As far as classes go, everyone has cores that they have to fulfill. I recommend getting those out of the way first so that you have junior and senior year to learn about what you love. The cores themselves aren't really that bad... they try to make them interesting. Some classes are the kind where attendence is taken and others are the kind where the teacher puts everything up online (the latter is the one where on the day of the exam, the attendence rate grows exponentially). I recommend going to class because you are spending money on it. There are alot of study space, with more than 5 libraries and study lounges in almost every dorm (some of the freshman dorms such as Koska doesn't have a lounge but you can always go to the library or caf).
some professors know my name, you have to make an effort. least favorite - history of evolution how often do students study - very often, but bc students also procrastinate class participation - yes but sometimes the people who participate can dominate a class and not allow the rest of the students to answer intellectual conversations outside of class - from what ive seen, yes competitive - YES. unique class - peace or war major - sociology department has been very helpful with my declaration professors outside of class- no bc's academic requirements - i'm okay with the core curriculum education is for learning for its own sake
Academics are what you make of them. Some people take really hard classes, and some people can pull off close to a 4.0 with almost no work. I was in the pre med program for a while, which was really competitive and classes were extremely difficult. The major classes freshman year (introductory courses) will have 150+ students, but most have about 20 students. The vast majority of kids here follow the "work hard, play hard" mantra and are smart (they have to be to get into BC). However, while the students here are bright, this isn't Tufts or Harvard, and you won't get into conversations about U.S. foreign policy at a party.
Class size ranges from 300 to 10. Students are very competitive, and most come from a high-level high school in which the student is used to getting straight A's (therefore they expect the same in college). Students have intellectual conversations outside of class but often times it's just to make themselves seem smart in front of others, most likely out of insecurity so that they can tell themselves that even though they don't get perfect grades, they're still smart. I've been taking core classes so far and none have been unique.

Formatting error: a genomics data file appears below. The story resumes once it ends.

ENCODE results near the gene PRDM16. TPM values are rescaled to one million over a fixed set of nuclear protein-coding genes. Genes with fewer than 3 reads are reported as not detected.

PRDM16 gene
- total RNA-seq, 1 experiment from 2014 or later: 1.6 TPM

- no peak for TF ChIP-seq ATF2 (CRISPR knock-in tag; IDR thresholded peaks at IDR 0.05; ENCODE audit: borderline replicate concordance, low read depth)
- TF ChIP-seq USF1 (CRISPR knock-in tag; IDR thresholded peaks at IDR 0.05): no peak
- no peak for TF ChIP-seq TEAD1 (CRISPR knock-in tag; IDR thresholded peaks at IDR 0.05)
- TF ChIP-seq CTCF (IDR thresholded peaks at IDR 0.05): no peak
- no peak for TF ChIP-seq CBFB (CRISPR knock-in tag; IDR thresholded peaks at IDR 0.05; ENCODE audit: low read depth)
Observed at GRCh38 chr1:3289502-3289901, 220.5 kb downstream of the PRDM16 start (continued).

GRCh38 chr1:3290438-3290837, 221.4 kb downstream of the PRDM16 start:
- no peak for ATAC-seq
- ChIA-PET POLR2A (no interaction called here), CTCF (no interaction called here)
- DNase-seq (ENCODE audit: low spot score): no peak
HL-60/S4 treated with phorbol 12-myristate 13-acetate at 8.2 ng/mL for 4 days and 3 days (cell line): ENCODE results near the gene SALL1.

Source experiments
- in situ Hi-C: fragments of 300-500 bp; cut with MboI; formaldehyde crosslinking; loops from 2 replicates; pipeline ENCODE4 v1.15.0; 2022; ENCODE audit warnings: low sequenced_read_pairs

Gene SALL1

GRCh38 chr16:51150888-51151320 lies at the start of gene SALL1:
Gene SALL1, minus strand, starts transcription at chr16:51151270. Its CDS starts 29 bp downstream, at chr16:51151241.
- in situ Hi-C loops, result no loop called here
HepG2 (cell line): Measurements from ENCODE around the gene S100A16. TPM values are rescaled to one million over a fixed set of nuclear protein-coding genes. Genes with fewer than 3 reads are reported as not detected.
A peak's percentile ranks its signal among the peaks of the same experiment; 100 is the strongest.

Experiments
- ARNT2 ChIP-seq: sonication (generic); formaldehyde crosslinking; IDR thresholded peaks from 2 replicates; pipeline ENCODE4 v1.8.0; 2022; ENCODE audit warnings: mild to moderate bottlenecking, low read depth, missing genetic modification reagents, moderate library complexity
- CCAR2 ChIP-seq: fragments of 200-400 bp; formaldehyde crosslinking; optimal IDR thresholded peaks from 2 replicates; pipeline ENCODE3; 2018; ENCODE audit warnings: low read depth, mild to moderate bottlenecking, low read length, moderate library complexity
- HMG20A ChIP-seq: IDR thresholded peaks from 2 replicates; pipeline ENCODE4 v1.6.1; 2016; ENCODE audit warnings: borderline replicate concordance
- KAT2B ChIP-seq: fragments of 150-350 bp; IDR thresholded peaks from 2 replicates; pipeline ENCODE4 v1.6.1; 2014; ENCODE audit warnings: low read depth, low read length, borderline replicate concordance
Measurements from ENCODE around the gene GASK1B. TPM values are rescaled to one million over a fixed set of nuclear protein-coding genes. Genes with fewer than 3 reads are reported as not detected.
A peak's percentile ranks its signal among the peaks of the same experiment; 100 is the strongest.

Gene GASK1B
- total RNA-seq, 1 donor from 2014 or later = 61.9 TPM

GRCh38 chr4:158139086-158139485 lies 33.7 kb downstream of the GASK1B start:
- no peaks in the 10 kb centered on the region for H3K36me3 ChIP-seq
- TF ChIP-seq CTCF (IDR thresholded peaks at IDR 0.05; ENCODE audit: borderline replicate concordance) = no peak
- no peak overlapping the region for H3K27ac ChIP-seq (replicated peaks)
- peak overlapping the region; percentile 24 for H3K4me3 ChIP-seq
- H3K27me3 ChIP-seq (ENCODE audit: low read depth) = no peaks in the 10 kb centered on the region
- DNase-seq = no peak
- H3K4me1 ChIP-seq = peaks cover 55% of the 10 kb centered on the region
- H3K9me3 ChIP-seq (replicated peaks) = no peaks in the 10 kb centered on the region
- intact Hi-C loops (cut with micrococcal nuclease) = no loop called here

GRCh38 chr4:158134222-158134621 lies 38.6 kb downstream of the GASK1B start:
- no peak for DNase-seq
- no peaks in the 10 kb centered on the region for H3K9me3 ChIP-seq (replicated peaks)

I have absolutely loved my academic experiences at BC. But, I must say that my encounters are not the norm--as an English and Studio Art major, I have never had a class with over 25 people (in my majors), and I have become very close with a great deal of professors. Instructors are really here for you, and I'd advise you to make your connections early--asking for letters of recommendation for jobs and grad school came so easily because of the fact that I keep in touch with my professors over the years.
Some classes I honestly don't really care about. If I'm going to double major in music I could care less about my survey to bio class. No offense to the bio professor, but bio is just not my forte. I think this year I have only been focused on fulfilling my core requirements and have not really found any classes that were absolutely awesome. I don't spend time with professors, or TAs and I'm just trying to get by with decent grades so I can move on to more interesting classes.
The classes at BC are fine for the most part. Other then some teachers being brought in at way to young of an age and making an ass of themselves by trying to pretend like they know more than they do. The academics is really the only good thing about this school. As long as you get a few more classrooms your all set. The Networking here is better than anywhere in the country.
The academics are top notch. The courses are somewhat difficult to figure out at first depending on the subject and the workload may put some students off initially. However, the professors are more than helpful for students who are struggling and the subjects taught in school courses are interesting and engaging.
Classes aren't as hard as one might think, lots of great professors, diverse classes and majors, going abroad is EXTREMELY well supported if you want to study in another country for a semester or two (I'm going to University of New South Wales in Sydney, Australia next year :)))).
Professors are great - the discussion is great. I have had intellectual discussions with many peers, though of course there are still some idiots.